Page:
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A Steady Current of Bliss
Doug: Dear James, I wish all is well, as usual! How can it be otherwise from the point of view of the self?
As aspirant in the Vedanta university, with you as my teacher, you wrote that I could come up with questions. After finishing your book, which I totally appreciate, no questions arose: clear as can be!
However, recently when starting all over, to achieve “steady wisdom,” three questions came up.
1. When all is understood well by me, then the self cannot be seen nor experienced? And the self has no instrument for experience?
James: No. The self is always experienced as the sense of “I.” It can never be experienced as an object. Everything that you experience always is the self. Your world of experience is just your self, consciousness, taking the shape of thoughts. These thoughts are the world. There is no objective world. Maya makes you identify with the body, and so it looks like the world is “out there,” an objective reality. But you only experience sensations, which create thoughts, which are filtered through your vasanas, which is your life. The instrument for experience, the subtle body, remains as long as the physical body is alive. Then it merges back into the causal body.
Doug: 2. The subtle body is an instrument for experience, but it can only experience a reflection of the self, like moonlight is a reflection of sunlight?
James: Yes. The subtle body reflects awareness, and in that reflection your world appears.If you don’t know you are the self you will think you are Doug, the subtle body. The reflection – Doug – seems to be conscious, but he isn’t. This is the big mistake jivas make. They think they are the reflection, not the original consciousness. So they have problems because they identify with the reflection, which is contaminated by likes and dislikes, fears and desires. The original consciousness – you – are completely pure, unaffected by Doug.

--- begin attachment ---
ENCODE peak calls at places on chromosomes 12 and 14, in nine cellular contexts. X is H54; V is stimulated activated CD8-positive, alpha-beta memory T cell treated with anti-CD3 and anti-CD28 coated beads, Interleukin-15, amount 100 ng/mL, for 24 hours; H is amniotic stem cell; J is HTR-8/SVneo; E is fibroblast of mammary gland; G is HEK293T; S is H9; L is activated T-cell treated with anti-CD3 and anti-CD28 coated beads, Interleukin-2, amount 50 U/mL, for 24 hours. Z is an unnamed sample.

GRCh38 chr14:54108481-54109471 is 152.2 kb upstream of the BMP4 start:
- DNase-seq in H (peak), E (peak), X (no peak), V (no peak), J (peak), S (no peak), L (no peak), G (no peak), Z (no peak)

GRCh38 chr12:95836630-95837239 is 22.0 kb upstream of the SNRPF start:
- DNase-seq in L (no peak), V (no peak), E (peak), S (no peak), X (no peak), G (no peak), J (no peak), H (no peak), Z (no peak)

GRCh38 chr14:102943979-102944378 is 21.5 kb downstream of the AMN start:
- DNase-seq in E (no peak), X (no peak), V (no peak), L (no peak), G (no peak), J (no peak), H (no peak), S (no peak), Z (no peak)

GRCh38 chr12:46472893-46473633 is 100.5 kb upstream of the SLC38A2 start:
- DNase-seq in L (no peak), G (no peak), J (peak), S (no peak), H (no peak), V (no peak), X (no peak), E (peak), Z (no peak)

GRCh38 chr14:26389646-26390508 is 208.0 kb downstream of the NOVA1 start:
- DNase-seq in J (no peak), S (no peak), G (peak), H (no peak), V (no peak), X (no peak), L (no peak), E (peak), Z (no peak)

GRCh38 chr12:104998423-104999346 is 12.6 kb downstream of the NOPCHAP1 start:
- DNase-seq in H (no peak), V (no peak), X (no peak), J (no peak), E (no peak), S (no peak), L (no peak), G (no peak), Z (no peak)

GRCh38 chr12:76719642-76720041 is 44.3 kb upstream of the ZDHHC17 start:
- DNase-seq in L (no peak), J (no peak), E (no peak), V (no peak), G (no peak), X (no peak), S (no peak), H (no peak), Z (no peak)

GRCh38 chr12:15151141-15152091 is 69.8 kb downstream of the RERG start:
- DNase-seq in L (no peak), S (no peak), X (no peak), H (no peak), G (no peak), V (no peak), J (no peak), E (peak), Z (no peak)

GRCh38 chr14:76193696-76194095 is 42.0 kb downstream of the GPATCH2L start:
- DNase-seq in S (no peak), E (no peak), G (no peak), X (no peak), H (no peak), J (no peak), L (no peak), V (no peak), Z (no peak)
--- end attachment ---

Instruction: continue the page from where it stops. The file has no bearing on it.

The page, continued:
Doug: 3. On page 27 of your last book, I read: “If you accept that there is only one self and it is already enlightened and effortless and eternally enjoying itself, then understanding, not ego death is enlightenment.” First, I tell you it is no problem for me to accept this.But I might be missing some point here, but to me it makes sense to approach joy as an experience. If this is true, how come the self, which has no instrument for experience, is enjoying itself?
James: Good thinking, Doug. Inquiry is working. Joy is an experience and it is not an experience. Discrete experiences of joy are the self, which is pure bliss/joy (anandam), but the self is not a discrete experience. The self is joy itself. It is always present. Because the original source of joy is always present, it creates a constant subtle experience of joy in the subtle body as it reflects there. You might call it the joy of being alive. If the subtle body is purified of rajas and tamas, the subtle body – Doug – will experience a state of constant bliss/joy. So moksa, in the end, when the mind is pure, is experiential FOR THE JIVA. It manifests as tripti, a sense of perfect satisfaction.
It is always experiential for the self because anandam is the nature of the self. But this doesn’t mean anything to the jiva, because it only understands experience as an object. The original consciousness – you – is self-experiencing. This means that it does not need a subtle body to experience.
~ Much love, James